[MLS CUP SPOTLIGHT] Not for the first time, Josh Saunders has been called upon by the Galaxy, and once again he’s
responded. The emergency replacement for starter Donovan Ricketts in MLS Cup 2009 has stepped in several times for Ricketts again this year, but the difference
in 2011 is his keeping the No. 1 shirt despite the return to full fitness of the Jamaican international.
Saunders has been rewarded for his diligence during five professional seasons in which he never played an MLS game -- that’s zero, none, zilch -- for Los Angeles or San Jose, which drafted him in 2003.
He played lower-division ball in Portland (90 games), Puerto Rico (22) and Miami (27) and thus proved his worth to many people around the league while verifying the impressions of Tim Hanley, his first mentor in the pros. The Houston goalkeeping coach was on the San Jose staff, along with assistant Dominic Kinnear and head coach Frank Yallop. They scouted him numerous times during his college days up the road a few miles at California.
“We watched him maybe about 10 times,” remembers Hanley, “and every game we saw him he did really well. We drafted him at kind of unfortunate time; we already had Pat [Onstad], and we’d drafted [Steve] Cronin as well, and also there was Jon Conway already there. So Josh was kind of stuck.
“Every young keeper should do what he did. They need to get out and get those three or four years of playing games. It takes experience; the minutes for goalies are crucial. Some guys can get that experience in three years, other guys take five or 10. All credit to him for forging himself a tremendous career.”
Saunders, a native of Grants Pass, Ore., stuck it out despite the gnawing absence of first-team action in the top tier. The Galaxy waived him in 2007 and he played with Miami, which ironically loaned him back and he made his MLS debut at the tail end of the 2008 season. He then signed an MLS deal with the Galaxy for the 2009 season.
“It was one those things that if you lose faith in yourself you’re never going to achieve your goals,” says Saunders, who left Cal State Fullerton after his sophomore season to play at Cal and was named Pac-10 Player of the Year. “It was tough at times but I always kept faith, coming out every day and trying to improve.”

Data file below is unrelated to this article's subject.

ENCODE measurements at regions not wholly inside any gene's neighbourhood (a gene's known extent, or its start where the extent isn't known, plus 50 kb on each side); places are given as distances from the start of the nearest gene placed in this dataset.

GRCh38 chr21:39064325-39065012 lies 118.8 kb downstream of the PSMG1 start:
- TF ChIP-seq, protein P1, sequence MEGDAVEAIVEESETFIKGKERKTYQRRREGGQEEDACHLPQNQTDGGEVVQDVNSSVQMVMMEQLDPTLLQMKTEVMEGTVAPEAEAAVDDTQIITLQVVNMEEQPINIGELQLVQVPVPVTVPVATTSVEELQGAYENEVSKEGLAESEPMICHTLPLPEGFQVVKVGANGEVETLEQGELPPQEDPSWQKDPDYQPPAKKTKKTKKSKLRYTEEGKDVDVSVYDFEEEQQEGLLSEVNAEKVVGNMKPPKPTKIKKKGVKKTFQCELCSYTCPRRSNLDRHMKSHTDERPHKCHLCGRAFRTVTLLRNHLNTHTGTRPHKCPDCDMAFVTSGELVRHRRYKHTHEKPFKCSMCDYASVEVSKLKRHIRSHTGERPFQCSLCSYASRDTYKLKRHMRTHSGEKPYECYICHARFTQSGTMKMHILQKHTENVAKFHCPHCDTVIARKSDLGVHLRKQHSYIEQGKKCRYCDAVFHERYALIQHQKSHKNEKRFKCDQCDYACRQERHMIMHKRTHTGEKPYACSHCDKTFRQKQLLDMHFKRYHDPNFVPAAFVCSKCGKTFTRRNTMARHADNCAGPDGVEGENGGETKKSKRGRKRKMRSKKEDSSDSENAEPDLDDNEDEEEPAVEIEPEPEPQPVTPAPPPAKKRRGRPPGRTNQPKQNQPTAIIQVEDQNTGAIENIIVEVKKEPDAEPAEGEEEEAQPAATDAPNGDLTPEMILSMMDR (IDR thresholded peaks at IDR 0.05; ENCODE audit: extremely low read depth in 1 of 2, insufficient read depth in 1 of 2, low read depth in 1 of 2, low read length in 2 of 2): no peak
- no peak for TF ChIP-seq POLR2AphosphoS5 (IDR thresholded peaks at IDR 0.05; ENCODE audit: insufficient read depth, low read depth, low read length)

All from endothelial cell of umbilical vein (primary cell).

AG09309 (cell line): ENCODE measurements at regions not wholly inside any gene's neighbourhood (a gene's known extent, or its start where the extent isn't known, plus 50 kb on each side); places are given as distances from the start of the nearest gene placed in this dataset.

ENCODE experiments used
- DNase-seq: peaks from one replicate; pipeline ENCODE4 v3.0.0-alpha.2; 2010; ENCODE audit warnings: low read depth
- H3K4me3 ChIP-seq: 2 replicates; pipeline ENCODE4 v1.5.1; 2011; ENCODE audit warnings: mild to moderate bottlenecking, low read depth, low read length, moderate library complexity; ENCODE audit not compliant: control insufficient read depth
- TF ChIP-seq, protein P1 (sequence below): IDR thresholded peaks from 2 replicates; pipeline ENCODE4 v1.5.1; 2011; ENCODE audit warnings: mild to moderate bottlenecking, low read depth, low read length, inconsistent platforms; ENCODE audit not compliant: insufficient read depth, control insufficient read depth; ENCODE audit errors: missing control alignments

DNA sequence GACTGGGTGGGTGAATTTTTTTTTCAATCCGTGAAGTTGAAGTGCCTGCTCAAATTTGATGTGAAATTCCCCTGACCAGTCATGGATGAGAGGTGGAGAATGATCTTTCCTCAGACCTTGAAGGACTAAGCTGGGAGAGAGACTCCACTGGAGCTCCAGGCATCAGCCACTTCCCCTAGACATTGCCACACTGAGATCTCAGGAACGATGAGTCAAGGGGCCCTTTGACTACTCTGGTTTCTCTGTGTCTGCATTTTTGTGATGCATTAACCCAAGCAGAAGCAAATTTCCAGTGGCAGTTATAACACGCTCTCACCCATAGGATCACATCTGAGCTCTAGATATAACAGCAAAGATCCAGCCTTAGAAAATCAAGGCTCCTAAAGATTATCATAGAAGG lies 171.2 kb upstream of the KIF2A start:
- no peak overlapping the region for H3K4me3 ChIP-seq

Saunders gives a lot of credit to his current goalkeeping coach, Ian Feuer, for drilling excellence into him, Ricketts, and No. 3 keeper Brian Perk. The camaraderie instilled has those three working as unit even as they compete against each other for the top spot. Despite the loss of Ricketts to international duty and injuries, the Galaxy posted the third-best goals-allowed mark in league history (0.82) by allowing just 28 goals in 34 games. A strong defense led by Defender of the Year Omar Gonzalez and Best XI honoree Todd Dunivant had a lot to do with it, yet so did the keepers.
“If you look the core group of goalkeepers we have, with [Brian] Perk, Donovan and myself, we’ve supported each other and I think Ian has been the one to keep that going,” says Saunders of Feuer, a native of Las Vegas who played for more than a decade with a dozen clubs in England, Belgium, Wales and the United States. “He keeps everyone motivated and shows that he has faith in everyone. We support each other all the way through.
“In my opinion he’s the best goalkeeper coach in the country. He brings a lot of different things that I’ve never experienced before. He’s played at the high level and knows what it takes, day-in and day-out, for training. With a team of this caliber and the players on this team, it’s always the right environment, and with Bruce heading it up, it’s a good thing. For him to show that faith in me is huge.”